New Delhi: Deep neural networks – a technology which has been in the works for over a decade and provides crucial insights into how human beings perceive things – evolved a bit further as researchers found some fascinating new facts.
A team of researchers at the Centre for Neuroscience (CNS) at the Indian Institute of Science (IISc) recently conducted a study to compare the visual perception of the deep neural networks to that of humans.
They found that the deep networks are capable of seeing the very objects humans see, they just see it ‘differently’.
What are deep neural networks?
Deep neural networks are machine learning systems inspired by the network of brain cells or neurons in the human brain, which can be trained to perform specific tasks.
These networks have played a pivotal role in helping scientists understand how our brains perceive the things that we see.
Although deep networks have evolved significantly over the past decade, they are still nowhere close to performing as well as the human brain in perceiving visual cues.
How do deep networks act differently from humans?
A team led by SP Arun, Associate Professor at CNS, studied 13 different perceptual effects and uncovered previously unknown qualitative differences between deep networks and the human brain.
“Lots of studies have been showing similarities between deep networks and brains, but no one has really looked at systematic differences,” said Arun, who is the senior author of the study.
“Identifying these differences can push us closer to making these networks more brain-like,” he added.
Key findings of the study:
1. Deep networks exhibited the Thatcher effect which humans do too. The Thatcher effect is a phenomenon where humans find it easier to recognize local feature changes in an upright image, but this becomes difficult when the image is flipped upside-down.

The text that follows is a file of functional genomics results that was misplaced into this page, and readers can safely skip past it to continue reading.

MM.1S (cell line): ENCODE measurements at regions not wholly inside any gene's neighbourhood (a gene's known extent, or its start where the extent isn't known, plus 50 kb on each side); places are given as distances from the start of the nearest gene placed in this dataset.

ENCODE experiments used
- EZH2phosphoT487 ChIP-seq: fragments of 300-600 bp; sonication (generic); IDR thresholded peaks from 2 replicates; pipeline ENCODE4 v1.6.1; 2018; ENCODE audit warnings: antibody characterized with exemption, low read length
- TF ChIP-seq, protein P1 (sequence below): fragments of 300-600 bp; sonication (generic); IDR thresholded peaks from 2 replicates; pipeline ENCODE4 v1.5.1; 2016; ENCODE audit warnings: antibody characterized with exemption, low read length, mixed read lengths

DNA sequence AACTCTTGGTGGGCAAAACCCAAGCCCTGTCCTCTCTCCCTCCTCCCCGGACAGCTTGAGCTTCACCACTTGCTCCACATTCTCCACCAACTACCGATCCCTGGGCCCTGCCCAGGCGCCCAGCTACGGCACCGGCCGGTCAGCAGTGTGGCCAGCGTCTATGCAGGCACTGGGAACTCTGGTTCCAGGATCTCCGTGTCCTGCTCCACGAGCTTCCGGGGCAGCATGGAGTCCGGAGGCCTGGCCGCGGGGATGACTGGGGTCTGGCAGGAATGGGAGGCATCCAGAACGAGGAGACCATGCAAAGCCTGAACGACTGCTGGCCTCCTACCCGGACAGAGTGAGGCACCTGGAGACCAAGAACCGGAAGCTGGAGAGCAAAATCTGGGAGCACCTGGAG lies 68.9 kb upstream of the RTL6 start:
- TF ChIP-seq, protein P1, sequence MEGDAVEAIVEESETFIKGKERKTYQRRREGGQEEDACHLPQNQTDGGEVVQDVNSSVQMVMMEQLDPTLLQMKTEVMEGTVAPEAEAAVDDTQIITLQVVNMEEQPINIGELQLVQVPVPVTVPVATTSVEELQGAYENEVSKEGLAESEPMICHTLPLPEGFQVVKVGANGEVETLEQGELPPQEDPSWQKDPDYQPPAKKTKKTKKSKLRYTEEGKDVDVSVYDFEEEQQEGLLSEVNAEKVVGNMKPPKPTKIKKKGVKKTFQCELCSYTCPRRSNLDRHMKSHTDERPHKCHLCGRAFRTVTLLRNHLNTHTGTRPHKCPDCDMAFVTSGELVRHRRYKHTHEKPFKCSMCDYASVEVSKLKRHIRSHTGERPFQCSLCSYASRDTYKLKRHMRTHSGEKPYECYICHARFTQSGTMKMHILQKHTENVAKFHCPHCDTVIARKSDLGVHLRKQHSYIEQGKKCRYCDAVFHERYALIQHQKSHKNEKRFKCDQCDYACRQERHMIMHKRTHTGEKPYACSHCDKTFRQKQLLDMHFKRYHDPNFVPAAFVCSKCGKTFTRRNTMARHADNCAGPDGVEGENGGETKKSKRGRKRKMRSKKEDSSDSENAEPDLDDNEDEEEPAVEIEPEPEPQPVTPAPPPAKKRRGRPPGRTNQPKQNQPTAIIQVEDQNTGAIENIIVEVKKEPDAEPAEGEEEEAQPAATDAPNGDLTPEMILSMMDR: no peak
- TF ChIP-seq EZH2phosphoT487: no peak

2. Mirror confusion: To humans, mirror reflections along the vertical axis appear more similar than those along the horizontal axis. The researchers found that deep networks also show stronger mirror confusion for vertical compared to horizontally reflected images.
3. Another phenomenon peculiar to the human brain is that it focuses on coarser details first. This is known as the global advantage effect. For example, when presented with an image of a face, humans first look at the face as a whole, and then focus on finer details like the eyes, nose, mouth, and so on.
“Surprisingly, neural networks showed a local advantage,” said Georgin Jacob, first author and Ph.D. student at CNS. This means that unlike the brain, the networks focus on the finer details of an image first.
Therefore, even though these neural networks and the human brain carry out the same object recognition tasks, the steps followed by the two are very different, concluded the study.